Throwback Diaries: Sunday Drive Home

Photo by Blue Ox Studio from Pexels

The day is Sunday. It’s been a long day at church. A day half spent in Sunday school learning about the great stories and characters in the Bible along with the lessons they impart, the other half of the day is spent running around the church compound, begging uncles and aunties to lend me their phones to play games, and waiting for my parents to be done with their glorified gist/gossip sessions AKA “Meetings”. When they finally finish, we begin our journey home.

As the journey goes, I’m seated in the back, squished between however many people the car can contain without spilling over but we hardly care because our resident driver/Car DJ, Uncle Austin is already blasting his latest music playlist acquired straight from the corners of Alaba International market: D’Banj, Mo’ Hits, P Square, TuFace, and many others deliver the best music Nigeria had to offer straight into my eardrums. This carries me through all the holdups, potholes and traffic on the road home.

Along the way, my mom decided to stop at Mr Biggs, the best fast food restaurant to ever exist (after some light prodding from yours truly). I go in with her to get some snacks for everybody. I don’t go in to only help my mother with carrying the snacks back to the car. I’m definitely not that thoughtful kid. I have to go with her to make sure she doesn’t forget to get me my latest Supa Strikas issue. You see, that’s my 2nd religion and I’m not missing that fresh hype from the beautiful visual of Shegs dealing with the enemy team of the week. This is way more important than any snacks no matter how delicious they may be.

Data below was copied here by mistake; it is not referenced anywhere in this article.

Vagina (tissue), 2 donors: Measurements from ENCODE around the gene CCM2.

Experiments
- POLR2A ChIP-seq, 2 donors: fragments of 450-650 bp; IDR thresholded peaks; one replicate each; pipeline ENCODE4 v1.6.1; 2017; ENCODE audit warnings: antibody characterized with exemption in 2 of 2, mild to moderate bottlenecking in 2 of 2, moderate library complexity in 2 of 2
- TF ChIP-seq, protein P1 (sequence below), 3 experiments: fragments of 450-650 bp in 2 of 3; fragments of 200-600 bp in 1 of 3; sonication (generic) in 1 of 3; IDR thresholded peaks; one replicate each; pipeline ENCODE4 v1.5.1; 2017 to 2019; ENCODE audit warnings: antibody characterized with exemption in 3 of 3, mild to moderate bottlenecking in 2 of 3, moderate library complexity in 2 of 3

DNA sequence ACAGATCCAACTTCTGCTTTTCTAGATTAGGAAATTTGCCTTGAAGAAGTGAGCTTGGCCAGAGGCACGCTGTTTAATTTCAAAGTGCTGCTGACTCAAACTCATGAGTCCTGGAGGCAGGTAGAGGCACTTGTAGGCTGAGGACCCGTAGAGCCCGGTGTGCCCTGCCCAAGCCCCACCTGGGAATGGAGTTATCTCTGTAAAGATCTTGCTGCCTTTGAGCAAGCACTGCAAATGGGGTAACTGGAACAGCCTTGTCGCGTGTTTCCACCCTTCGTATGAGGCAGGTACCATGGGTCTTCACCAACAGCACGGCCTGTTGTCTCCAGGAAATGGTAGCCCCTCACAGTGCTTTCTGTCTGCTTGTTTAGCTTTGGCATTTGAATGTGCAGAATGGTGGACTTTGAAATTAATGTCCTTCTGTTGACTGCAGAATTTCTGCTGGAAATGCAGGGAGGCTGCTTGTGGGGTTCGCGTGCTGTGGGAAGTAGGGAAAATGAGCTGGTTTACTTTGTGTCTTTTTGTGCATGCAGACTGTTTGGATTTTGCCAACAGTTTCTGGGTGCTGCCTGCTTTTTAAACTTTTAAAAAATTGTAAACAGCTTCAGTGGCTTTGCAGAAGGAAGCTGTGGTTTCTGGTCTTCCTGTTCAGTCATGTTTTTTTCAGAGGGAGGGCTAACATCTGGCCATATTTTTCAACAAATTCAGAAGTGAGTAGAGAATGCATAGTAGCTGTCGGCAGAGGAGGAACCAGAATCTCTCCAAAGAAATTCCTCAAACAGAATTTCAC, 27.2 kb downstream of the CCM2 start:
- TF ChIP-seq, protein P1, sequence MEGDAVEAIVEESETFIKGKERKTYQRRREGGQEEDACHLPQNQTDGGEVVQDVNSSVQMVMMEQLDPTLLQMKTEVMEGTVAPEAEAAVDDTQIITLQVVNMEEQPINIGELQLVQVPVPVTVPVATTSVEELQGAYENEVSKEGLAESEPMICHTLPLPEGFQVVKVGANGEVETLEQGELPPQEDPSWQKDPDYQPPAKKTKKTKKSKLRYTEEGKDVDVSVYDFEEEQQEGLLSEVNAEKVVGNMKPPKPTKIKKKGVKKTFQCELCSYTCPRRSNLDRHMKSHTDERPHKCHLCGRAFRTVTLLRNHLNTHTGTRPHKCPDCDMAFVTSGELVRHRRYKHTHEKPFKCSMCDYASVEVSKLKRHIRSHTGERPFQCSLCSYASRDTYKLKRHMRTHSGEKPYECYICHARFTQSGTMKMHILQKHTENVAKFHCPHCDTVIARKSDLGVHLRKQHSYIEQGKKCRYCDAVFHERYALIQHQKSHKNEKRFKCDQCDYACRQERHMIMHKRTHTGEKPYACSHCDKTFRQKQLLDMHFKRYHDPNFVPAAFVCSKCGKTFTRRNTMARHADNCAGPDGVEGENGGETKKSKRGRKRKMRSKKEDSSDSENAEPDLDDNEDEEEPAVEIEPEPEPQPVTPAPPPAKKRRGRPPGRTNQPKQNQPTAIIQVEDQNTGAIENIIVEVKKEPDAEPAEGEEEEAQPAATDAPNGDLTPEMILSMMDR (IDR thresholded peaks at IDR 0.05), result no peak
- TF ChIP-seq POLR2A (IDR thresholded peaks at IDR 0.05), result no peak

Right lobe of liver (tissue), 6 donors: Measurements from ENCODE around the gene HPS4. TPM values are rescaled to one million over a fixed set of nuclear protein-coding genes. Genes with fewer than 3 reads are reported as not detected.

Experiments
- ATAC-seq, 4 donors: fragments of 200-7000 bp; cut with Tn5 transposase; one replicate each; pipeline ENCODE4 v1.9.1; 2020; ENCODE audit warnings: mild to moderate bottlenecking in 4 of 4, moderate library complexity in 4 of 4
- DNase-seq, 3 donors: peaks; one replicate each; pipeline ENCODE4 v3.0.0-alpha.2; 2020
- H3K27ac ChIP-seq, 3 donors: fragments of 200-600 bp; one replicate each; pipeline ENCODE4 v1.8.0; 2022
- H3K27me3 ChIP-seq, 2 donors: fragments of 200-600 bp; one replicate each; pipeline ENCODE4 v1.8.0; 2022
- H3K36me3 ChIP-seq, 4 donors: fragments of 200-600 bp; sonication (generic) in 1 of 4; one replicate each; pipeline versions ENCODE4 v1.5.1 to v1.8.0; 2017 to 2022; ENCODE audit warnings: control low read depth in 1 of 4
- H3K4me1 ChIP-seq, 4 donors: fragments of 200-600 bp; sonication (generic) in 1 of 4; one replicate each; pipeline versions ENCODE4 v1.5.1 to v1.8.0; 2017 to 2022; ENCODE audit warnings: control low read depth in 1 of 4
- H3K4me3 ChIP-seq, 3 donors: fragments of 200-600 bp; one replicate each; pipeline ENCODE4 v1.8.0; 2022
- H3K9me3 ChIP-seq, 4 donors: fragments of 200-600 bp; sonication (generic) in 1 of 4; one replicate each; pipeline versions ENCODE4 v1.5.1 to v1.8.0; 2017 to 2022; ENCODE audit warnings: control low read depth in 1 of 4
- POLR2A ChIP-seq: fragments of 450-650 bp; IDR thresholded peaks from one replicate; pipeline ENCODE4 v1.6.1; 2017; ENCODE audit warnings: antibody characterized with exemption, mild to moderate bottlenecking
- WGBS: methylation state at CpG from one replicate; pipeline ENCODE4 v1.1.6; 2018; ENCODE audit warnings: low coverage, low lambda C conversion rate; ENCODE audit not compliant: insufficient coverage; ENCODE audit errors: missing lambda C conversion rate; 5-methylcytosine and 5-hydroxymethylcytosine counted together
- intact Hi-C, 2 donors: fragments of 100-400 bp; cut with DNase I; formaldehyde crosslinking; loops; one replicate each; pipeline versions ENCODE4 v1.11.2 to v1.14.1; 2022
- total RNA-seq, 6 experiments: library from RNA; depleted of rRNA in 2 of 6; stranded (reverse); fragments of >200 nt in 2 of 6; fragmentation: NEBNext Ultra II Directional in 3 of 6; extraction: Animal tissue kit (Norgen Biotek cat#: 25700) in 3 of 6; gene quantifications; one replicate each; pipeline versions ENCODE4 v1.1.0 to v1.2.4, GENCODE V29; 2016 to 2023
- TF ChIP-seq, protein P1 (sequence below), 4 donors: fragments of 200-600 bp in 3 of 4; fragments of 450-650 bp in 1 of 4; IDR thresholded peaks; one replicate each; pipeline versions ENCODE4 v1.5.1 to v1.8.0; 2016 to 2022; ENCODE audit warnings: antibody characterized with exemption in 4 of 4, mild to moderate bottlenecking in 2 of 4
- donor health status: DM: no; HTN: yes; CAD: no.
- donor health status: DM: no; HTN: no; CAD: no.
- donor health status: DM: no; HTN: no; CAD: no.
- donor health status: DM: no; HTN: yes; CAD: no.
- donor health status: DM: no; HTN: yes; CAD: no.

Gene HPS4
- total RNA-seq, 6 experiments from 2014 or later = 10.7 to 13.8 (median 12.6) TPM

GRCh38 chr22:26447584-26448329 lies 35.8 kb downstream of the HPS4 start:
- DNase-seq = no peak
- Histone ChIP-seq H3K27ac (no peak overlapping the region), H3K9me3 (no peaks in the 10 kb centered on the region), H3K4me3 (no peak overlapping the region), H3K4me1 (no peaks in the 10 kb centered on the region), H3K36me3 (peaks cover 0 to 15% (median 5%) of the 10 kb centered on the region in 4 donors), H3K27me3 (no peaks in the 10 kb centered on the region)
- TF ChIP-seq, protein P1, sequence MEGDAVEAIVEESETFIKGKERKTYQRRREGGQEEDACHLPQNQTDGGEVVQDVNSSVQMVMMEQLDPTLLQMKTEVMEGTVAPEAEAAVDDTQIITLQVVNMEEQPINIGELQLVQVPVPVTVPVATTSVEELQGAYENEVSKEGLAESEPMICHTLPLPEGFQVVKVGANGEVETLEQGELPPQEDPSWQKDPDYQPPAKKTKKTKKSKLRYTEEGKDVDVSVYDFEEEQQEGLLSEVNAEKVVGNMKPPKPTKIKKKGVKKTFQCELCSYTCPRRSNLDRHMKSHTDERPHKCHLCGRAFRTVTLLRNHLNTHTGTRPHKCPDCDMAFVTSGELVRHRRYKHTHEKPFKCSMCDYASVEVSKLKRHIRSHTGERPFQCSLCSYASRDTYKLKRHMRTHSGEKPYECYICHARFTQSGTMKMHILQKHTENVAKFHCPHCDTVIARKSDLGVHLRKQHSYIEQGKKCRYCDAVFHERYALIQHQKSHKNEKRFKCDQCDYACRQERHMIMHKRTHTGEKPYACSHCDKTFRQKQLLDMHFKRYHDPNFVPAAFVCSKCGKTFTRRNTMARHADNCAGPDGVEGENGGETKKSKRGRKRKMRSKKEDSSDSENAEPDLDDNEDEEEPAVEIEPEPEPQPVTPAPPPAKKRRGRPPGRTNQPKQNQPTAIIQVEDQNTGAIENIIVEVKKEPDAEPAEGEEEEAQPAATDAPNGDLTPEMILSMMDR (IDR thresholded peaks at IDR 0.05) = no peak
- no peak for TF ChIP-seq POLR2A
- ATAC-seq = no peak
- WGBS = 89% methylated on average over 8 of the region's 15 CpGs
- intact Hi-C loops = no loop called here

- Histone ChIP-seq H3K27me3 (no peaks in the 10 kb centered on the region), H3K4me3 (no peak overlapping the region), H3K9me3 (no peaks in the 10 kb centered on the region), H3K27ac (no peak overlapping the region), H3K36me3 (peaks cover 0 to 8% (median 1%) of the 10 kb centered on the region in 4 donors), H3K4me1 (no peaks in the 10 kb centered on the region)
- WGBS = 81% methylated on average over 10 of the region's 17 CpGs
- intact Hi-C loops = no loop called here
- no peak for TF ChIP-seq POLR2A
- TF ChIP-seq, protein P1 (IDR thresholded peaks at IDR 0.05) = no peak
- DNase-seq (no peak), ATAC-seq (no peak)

Kids had Superman, Batman and Spidey. We Africans had Shegs/Shakes.

After the Mr Biggs stop, we continue our homebound journey but the repercussion from the previous hours of playing added with my excitement for new Supa Strikas multiplied by standstill traffic leads to an equation of shut eyes, a bent neck, and a slightly snoring mouth. Your boy is out. I only wake up when I somehow feel the familiar presence of our neighbourhood. The gates are opened, the car comes to its final halt and the journey is officially over when my mom says “Thank God for journey mercies”. My body is fully roused by the excitement of snacks to be eaten and Supa Strikas to be read but as I rush down from the car, a feeling of dread comes upon me… I have School tomorrow.

Thank You for reading this piece of memory. I plan to make this a weekly thing. If you enjoyed this. You can subscribe to not miss my next drop.

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Henry Ampey

Henry Ampey

Putting ‘pen’ to ‘paper’ for my thoughts and ideas about human nature, experiences, society and the world we live in today.